Trump tried to take profits from book of photos published by White House photographer

WION Web Team
NEW DELHIUpdated: Apr 01, 2022, 12:35 PM IST

Former US President Donald Trump Photograph:(Reuters)

Story highlights

The book, which costs up to $230 a copy, sold out in its first 300,000 copies, generating a $20 million profit.

According to the New York Times, former US President Donald Trump hijacked White House staff photographer Shealah Craighead's book agreement by taking her photos and releasing them in his own book.

"Our Journey Together," which was published in December, makes Trump the first former president to try to benefit from a planned book by a White House photographer.

The official White House photographer has published a book of their most significant photos of the president under whom they served since Ronald Reagan.

According to the story, Craighead had already secured a publishing contract – including a six-figure advance – when she informed the White House about the book.

As is customary for presidents, Trump agreed to write the foreword. 

However, her strategy began to unravel when Trump's advisors demanded a cut of the revenues for the forward and assistance in promoting the book.

Later, his team requested her to postpone the book's release so that Trump could publish his own book based on Craighead's and other White House photographers' work, for which he received a multimillion-dollar advance.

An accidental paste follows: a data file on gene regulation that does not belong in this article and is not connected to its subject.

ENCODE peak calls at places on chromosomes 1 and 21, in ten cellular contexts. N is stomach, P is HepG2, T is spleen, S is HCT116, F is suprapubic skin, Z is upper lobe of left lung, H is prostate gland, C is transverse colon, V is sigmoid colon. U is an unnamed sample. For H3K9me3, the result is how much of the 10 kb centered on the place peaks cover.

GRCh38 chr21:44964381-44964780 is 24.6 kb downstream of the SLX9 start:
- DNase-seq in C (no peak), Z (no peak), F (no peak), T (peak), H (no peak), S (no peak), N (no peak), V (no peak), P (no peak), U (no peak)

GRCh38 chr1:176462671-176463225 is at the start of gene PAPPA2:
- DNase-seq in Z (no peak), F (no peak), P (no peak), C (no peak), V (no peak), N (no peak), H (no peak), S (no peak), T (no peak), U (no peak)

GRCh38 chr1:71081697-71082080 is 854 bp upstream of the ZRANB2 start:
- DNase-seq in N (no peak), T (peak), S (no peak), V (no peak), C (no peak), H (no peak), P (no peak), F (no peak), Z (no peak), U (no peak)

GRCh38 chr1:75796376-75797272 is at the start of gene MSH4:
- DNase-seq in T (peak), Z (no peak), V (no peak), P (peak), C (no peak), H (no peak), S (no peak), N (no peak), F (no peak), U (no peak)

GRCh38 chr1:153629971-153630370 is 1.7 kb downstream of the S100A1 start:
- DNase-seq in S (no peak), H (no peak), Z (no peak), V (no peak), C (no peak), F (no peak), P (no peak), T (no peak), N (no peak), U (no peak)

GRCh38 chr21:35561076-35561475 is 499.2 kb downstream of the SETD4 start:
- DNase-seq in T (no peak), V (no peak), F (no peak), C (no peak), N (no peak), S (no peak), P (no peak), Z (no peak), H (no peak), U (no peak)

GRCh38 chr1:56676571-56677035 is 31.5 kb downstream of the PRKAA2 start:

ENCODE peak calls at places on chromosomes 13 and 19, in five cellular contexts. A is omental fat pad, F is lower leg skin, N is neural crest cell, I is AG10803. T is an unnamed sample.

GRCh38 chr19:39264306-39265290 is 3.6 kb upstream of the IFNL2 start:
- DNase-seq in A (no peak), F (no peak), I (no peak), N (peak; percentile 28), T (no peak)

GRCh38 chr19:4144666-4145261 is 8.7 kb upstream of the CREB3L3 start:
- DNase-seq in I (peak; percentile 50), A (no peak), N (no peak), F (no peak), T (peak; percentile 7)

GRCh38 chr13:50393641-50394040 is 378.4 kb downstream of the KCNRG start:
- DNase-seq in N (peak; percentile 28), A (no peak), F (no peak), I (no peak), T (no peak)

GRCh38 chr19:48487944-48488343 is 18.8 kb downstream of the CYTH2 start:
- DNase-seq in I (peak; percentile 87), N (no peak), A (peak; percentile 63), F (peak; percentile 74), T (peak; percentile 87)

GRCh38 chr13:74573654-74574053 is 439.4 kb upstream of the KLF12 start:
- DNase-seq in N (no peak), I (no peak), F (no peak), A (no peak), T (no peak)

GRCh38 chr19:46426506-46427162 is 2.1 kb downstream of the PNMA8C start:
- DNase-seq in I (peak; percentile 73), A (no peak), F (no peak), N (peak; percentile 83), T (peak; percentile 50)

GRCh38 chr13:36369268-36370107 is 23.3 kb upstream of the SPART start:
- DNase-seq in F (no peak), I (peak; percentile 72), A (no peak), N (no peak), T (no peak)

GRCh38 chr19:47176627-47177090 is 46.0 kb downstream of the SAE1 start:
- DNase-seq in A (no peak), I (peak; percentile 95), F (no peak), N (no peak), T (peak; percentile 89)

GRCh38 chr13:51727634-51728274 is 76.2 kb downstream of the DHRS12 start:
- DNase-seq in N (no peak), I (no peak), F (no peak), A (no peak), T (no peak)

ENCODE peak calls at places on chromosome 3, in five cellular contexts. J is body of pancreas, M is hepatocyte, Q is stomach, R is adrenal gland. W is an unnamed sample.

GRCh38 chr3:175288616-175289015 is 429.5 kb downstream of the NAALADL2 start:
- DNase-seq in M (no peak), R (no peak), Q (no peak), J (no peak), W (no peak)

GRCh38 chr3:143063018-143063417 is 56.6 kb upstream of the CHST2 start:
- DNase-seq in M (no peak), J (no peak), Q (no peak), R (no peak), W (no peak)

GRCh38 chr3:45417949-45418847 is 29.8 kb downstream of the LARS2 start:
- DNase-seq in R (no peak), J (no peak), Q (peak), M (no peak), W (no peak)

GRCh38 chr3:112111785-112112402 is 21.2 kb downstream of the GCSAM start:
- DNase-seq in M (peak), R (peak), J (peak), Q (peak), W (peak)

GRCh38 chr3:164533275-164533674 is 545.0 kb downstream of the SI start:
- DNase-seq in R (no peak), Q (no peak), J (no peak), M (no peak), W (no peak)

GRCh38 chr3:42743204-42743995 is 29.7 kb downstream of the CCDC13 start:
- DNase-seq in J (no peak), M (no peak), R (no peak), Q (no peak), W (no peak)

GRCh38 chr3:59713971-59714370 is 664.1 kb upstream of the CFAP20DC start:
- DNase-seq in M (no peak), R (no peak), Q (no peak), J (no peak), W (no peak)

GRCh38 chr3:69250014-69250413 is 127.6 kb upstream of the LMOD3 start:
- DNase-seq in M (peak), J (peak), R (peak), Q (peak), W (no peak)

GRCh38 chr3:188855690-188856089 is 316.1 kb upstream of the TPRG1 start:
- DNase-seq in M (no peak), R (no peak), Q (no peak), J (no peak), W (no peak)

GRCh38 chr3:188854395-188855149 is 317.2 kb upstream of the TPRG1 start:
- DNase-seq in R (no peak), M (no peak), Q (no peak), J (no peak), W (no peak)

The book, which costs up to $230 a copy, sold out in its first 300,000 copies, generating a $20 million profit.

It's for sale on the Winning Team Publishing website, which Donald Trump Jr. and Republican campaign operative Sergio Gor co-founded.

"President Trump has always had an eye for beautiful and engaging curation, which came alive through the pages of his book," said Trump spokesperson Taylor Budowich in a statement to the Times.

Insiders told the New York Times that Trump frequently disparaged Craighead and her photographic talents in front of visitors and other photographers.

None of the photographers featured in the 317-page book are given credit, including Craighead, whose work accounts for a significant percentage.

The acknowledgements on the last page include their names.

Trump's acts have been labelled as "shameful" and a "slap in the face" by White House insiders and photographers, but they aren't illegal.

Photographs shot by White House staff photographers during a president's tenure are in the public domain and not subject to copyright, according to federal law. 

Craighead, who worked as a White House photographer during George W. Bush's presidency, told the New York Times that her own book had been put on hold indefinitely.

"As a neutral historical documentarian, I try to stay as apolitical as possible," she told the New York Times.

"I am able to maintain a keen observer by being impartial."

Trump came out to Craighead after his crew was interviewed for the Times report and promised to collaborate on another book in the future.

He assured her that he would be willing to write the forward this time. 

(With inputs from agencies)